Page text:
It's not about the inclination value of the orbit, but rather about the AN/DN position. From the KSC, I can reach an orbit with minimal inclination of cca 8°, without a plane change burn. The question is - are certain 8° inclined orbits better for interplanetary transfers than other 8° inclined orbits?

I am using the Transfer Window Planner for mission planning, and the results don't vary much from actual delta-V expended - about 100 m/s for close transfers and 200 m/s for longer ones (in a 3.2x rescaled system - so about 5-10%). Sometimes a plane change burn is required in solar orbit, but that would be neccessary if I came from equatorial orbit, as well.

To sum up, I'm wondering:

 

1) Is it better to change the orbital plane to an equatorial orbit before the transfer?

2) Is there a way to recognise which AN/DN position is the best for a given transfer? Then I can plan the launch time accordingly and reach the correct orbit.

3) Is this all hassle worth it, or should I just forget it and pack the extra ~200 m/s worth of fuel, just in case I end up in a sub-optimal orbit?

 

I hope I manged to explain myself a little bit better, and not the complete opposite :)

Thanks,

Michal.don

 

 

P.S. When I was playing RSS/RO, I had a similar problem. I "solved" it by launching all my interplanetary stuff into an orbital plane of the Moon, which kind of worked, but for some transfers, it cost several hundred m/s more than the "optimal" transfer. The problem I'm thinking about now is the same, just not that costly in terms of dV.

Edited by michal.don
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1 hour ago, michal.don said:

1) Is it better to change the orbital plane to an equatorial orbit before the transfer?

2) Is there a way to recognise which AN/DN position is the best for a given transfer? Then I can plan the launch time accordingly and reach the correct orbit.

3) Is this all hassle worth it, or should I just forget it and pack the extra ~200 m/s worth of fuel, just in case I end up in a sub-optimal orbit?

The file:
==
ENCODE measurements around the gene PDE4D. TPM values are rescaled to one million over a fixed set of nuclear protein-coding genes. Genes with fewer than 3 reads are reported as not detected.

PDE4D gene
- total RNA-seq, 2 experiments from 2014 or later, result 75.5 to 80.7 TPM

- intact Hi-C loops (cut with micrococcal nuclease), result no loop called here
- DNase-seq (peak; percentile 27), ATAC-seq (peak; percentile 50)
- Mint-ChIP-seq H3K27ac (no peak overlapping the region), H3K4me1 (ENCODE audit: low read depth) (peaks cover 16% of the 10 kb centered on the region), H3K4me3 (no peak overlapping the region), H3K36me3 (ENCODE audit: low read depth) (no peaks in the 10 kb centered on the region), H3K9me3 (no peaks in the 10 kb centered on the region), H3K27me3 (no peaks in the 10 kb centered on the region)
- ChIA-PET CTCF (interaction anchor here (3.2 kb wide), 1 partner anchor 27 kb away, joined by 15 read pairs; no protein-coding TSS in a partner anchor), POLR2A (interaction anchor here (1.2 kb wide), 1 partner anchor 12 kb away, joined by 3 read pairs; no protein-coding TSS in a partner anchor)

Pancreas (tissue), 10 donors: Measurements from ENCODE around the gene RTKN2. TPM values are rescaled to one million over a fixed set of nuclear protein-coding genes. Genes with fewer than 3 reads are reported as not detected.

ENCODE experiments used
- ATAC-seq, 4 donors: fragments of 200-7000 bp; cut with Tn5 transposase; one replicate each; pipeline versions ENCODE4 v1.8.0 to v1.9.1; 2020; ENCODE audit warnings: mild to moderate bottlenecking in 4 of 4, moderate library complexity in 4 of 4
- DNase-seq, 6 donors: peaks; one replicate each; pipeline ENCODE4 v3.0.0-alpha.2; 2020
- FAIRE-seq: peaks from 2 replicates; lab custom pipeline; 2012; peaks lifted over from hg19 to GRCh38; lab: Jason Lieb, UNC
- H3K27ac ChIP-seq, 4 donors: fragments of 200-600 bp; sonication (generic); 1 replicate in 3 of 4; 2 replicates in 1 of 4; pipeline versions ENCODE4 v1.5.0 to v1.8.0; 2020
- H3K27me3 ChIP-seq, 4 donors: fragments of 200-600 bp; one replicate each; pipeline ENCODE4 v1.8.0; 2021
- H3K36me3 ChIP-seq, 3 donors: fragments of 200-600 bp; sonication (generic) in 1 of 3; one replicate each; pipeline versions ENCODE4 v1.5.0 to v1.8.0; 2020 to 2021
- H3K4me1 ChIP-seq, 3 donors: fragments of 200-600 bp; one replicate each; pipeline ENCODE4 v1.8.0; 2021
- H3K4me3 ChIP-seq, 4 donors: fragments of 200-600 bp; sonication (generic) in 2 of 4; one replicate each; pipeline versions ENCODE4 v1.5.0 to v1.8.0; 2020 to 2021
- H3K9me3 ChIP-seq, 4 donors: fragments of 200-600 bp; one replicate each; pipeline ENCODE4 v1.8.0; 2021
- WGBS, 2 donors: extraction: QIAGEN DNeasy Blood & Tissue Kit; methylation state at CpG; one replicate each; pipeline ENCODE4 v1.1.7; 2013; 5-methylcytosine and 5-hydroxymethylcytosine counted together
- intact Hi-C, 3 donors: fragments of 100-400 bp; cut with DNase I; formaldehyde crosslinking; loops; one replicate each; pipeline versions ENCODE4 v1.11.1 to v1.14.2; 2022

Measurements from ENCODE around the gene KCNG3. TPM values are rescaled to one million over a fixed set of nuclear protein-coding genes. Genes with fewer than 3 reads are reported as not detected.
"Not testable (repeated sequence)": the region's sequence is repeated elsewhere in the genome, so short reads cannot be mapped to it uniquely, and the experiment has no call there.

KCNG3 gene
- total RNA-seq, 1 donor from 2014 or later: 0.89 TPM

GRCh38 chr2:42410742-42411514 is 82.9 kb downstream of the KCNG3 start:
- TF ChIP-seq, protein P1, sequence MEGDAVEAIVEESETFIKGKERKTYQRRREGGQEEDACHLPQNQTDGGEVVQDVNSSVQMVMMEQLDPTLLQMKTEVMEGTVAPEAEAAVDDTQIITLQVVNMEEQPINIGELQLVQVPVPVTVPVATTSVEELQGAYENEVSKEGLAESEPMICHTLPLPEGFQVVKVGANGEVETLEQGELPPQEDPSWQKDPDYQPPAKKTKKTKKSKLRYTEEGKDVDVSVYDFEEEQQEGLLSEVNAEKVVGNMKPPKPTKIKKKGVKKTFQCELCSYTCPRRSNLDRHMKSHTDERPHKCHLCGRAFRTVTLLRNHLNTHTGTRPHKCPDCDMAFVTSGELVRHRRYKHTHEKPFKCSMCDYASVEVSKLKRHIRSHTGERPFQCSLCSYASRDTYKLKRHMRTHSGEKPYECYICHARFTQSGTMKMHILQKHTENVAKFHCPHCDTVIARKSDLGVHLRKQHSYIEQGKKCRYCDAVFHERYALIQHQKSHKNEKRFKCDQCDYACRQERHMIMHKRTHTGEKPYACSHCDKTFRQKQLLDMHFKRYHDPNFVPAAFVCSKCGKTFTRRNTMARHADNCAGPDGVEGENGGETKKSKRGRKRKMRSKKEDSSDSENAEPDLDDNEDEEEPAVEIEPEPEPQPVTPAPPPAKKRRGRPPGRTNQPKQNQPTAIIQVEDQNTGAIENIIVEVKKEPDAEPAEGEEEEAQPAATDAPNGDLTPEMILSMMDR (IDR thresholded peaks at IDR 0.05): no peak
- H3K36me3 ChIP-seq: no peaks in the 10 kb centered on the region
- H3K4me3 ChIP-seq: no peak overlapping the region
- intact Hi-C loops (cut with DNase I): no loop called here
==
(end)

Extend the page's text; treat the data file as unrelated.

1.) By making a plane change in low orbit? No, that's too expensive. By launching directly into an equatorial orbit (i.e. combining the plane change with the launch burn for big savings)? ...Maybe. It definitely makes everything a whole lot easier. But "better" in the sense of "costs less fuel"? I have no clue how to prove one or the other. Maybe @OhioBob does.

2.) Gut feeling says: with the nodes at 90 degrees from your ejection angle (the point where you put the maneuver node). This maximizes your elevation above or below the solar equatorial plane, for what tiny little actual effect that has. Then, under the assumption that it actually is beneficial to leave from an inclined orbit (which I can neither prove nor disprove), it maximizes that benefit.

3.) I already told you my opinion: keep it simple and launch into an equatorial orbit in the first place. :P For me it would definitely not be worth the hassle.

Edited by Streetwind
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It depends where you‘re going. Remember that inclination changes take less delta v at apoapsis? This also applies to interplanetary transfers (if they‘re off plane). 

The big difference: Is your destination closer or farther from the sun? If it is closer, you should try to correct as much inclination as possible with your Gael-exit. If it‘s farther from the sun, you don‘t need to worry about your initial inclination too much, as the correction of inclination can be done cheaply on the way or on arrival.

Here‘s a trick to launch right into the perfect inclination: Have a dummy craft in a low equatorial orbit and use it to plot a transfer node. Now launch your craft into an orbit with the same inclination and Longitude of ascending node as the plotted trajectory of the dummy craft.

Edited by Physics Student
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What I've generally done is:

I'll place a reference satellite with an MJ core in an equatorial Gael orbit. When a transfer window approaches, I'll create a transfer maneuver, and look to see whether it ejects north or south of the plane. If it ejects north, I'll launch from 270 degrees before the transfer node, if south, I'll launch from 90 degrees before, such that the normal component of my parking orbit is in the same direction as the normal component of the transfer orbit.

I have no idea if this is optimal, but it's a simple rule to deal with non-equatorial launches.

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I'd use the planner-sat approach too, but would probably go a bit further, and on launch try to match the plane of the plotted maneuver's ejection from whichever planet.  If you can't match the plane because of low inclination, just launch 90 or 270 degrees before the node so as to at least match the node's position.

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@Streetwind, @Physics Student, @OhioBob, @Starman4308, @Kryxal,

Thank you all very much for your time and answers. I think the transfer-planner-sat will be the way to go, as it is quite simple, and allows to plan a precise departure orbit. Also, the diagram is really helpful.

Hopefully it works well and it won't be neccessary to ask more questions :)

Thanks again,

Michal.don